Sometimes it’s What Not to Teach

When we first started talking with the Indiana University School of Medicine (IUSM) about what lessons they planned on teaching with the tEMR application, we had no concept of what could be taught.  After all, there are a lot of variables to take into account.  Items such as the complexity of the subject matter in comparison to the year of the student, the historical knowledge of the student from previous classes, familiarity with EMR’s from job shadowing opportunities, the experience and background of the individual educators, and the list goes on. The good news is we had leaders and pioneers in medical education on our side to help guide us, which was definitely of great help. I quickly forgot that no one had tried to create a teaching tool for EMR’s at this level of detail before, not at our university, and in most cases, not nationally.

So, what began as a prearranged list of lessons with objectives, were just that, a bunch of great ideas of topics and goals that were based on what a medical student should know.  The concept of how to teach those topics and goals with an EMR was entirely foreign, and no we are not talking about cute, friendly aliens.  We are talking about the kind that has a mysterious green glow, walk slowly and look at you curiously.  In the end, we found our goals lofty, to say the least. Some topics were completely unrealistic to teach in 2 hours a week for 12 weeks.  For other topics, the problem then became to how to teach them with the tEMR at all?

A list of common questions that occur during lesson building sessions are these:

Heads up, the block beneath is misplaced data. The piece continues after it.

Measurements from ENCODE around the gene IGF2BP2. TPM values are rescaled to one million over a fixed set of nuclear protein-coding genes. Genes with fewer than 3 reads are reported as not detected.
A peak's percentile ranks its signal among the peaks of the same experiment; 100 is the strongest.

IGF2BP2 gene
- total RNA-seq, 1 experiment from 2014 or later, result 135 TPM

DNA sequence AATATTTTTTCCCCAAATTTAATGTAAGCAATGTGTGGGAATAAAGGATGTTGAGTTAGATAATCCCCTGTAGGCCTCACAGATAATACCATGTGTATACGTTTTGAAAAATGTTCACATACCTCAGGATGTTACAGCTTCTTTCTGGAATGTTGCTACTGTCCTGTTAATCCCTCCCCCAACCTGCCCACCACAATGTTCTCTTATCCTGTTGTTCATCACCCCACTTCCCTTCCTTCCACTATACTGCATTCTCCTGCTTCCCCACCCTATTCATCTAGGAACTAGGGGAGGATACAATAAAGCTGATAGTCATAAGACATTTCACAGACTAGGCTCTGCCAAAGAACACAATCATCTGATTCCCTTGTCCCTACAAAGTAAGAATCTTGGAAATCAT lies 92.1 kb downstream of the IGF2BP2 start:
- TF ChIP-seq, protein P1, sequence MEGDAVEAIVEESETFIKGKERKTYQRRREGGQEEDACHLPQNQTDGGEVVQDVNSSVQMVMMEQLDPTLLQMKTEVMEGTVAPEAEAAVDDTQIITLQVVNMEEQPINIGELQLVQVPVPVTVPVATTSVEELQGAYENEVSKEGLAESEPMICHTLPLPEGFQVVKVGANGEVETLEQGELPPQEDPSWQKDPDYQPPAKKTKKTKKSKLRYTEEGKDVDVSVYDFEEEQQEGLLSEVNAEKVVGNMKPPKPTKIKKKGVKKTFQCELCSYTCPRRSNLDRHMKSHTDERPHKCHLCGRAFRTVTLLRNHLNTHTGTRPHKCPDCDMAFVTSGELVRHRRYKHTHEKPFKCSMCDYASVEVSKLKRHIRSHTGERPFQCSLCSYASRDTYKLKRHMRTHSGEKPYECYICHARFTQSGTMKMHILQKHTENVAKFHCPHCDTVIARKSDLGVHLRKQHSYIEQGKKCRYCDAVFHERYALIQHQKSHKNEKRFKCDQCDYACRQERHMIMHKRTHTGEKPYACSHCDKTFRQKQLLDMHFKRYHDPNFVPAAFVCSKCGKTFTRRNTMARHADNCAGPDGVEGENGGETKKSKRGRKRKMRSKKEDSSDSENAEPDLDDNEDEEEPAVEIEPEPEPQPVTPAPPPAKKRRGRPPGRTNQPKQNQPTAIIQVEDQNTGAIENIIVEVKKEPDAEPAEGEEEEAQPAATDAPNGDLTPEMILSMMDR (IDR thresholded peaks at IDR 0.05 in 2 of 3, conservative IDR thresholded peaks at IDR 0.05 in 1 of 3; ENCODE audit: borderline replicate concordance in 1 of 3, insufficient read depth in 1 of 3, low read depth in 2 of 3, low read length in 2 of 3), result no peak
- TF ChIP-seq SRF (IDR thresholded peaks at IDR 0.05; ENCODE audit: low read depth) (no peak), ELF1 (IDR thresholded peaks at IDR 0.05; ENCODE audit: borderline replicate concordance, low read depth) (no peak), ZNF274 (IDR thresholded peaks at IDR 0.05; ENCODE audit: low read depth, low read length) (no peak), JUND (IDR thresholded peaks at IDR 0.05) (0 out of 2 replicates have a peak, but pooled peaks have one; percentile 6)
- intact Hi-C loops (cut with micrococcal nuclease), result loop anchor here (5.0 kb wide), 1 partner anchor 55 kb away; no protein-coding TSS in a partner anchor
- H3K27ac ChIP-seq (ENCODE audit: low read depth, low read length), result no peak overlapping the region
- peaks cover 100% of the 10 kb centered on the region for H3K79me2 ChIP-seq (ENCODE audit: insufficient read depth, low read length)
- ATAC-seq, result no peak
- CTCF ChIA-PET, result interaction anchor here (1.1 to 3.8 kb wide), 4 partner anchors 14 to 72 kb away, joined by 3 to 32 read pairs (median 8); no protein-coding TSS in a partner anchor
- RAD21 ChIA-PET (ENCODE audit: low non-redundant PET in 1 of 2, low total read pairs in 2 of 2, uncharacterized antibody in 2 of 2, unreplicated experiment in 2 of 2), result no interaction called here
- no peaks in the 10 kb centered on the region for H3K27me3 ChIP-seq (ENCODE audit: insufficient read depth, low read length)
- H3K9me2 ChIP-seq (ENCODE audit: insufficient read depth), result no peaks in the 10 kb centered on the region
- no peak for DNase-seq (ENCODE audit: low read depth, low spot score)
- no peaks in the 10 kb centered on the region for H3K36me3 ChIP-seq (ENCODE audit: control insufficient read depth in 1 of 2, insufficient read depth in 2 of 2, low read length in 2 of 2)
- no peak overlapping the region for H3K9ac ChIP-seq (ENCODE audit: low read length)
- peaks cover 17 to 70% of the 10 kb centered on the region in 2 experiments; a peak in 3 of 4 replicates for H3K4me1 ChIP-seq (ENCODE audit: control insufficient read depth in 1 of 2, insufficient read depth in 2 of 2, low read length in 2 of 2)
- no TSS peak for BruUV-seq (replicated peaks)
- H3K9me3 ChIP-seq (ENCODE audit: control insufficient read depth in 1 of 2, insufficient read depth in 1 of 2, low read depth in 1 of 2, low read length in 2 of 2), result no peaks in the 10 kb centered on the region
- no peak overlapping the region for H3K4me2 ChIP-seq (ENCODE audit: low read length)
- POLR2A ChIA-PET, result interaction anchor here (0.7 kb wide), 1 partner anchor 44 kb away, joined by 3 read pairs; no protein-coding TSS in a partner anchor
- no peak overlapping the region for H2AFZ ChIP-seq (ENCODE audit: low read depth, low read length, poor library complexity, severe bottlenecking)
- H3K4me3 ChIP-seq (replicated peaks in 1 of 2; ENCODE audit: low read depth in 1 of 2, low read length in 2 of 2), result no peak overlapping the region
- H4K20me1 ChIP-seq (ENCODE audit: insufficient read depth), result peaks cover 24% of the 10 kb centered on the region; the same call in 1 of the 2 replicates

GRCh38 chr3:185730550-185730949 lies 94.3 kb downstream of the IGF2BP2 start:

•  Is the point to use the tEMR to teach the lesson objectives?
  • Or is the lesson objective the point to the session? And if we can use the tEMR to do it better, shouldn’t we do that?
  • Should the EMR be used as a simulator where you interact with it by entering notes, prescribing orders, checking for allergies and observations while utilizing clinical decision support to help guide your decisions?
  • Or should it be a chart repository that you can data mine what you need, to complete an essay or worksheet for class? Should it be both?
  • What topics are right up the alley to be taught with an EMR versus ones that should be taught without? (a.k.a. old school)

We are very much still learning these lessons ourselves.

Lots of questions above, what do you think?  What are the first things you believe someone learning an EMR should know?

Remember to think clinically as well as technically.  What are the topics that are just too broad or complicated to teach using an EMR?  Before your first experience with an EMR, what do you wish you knew?

I’m looking forward to reading your comments below.

Chris Power
Project Manager for The teaching EMR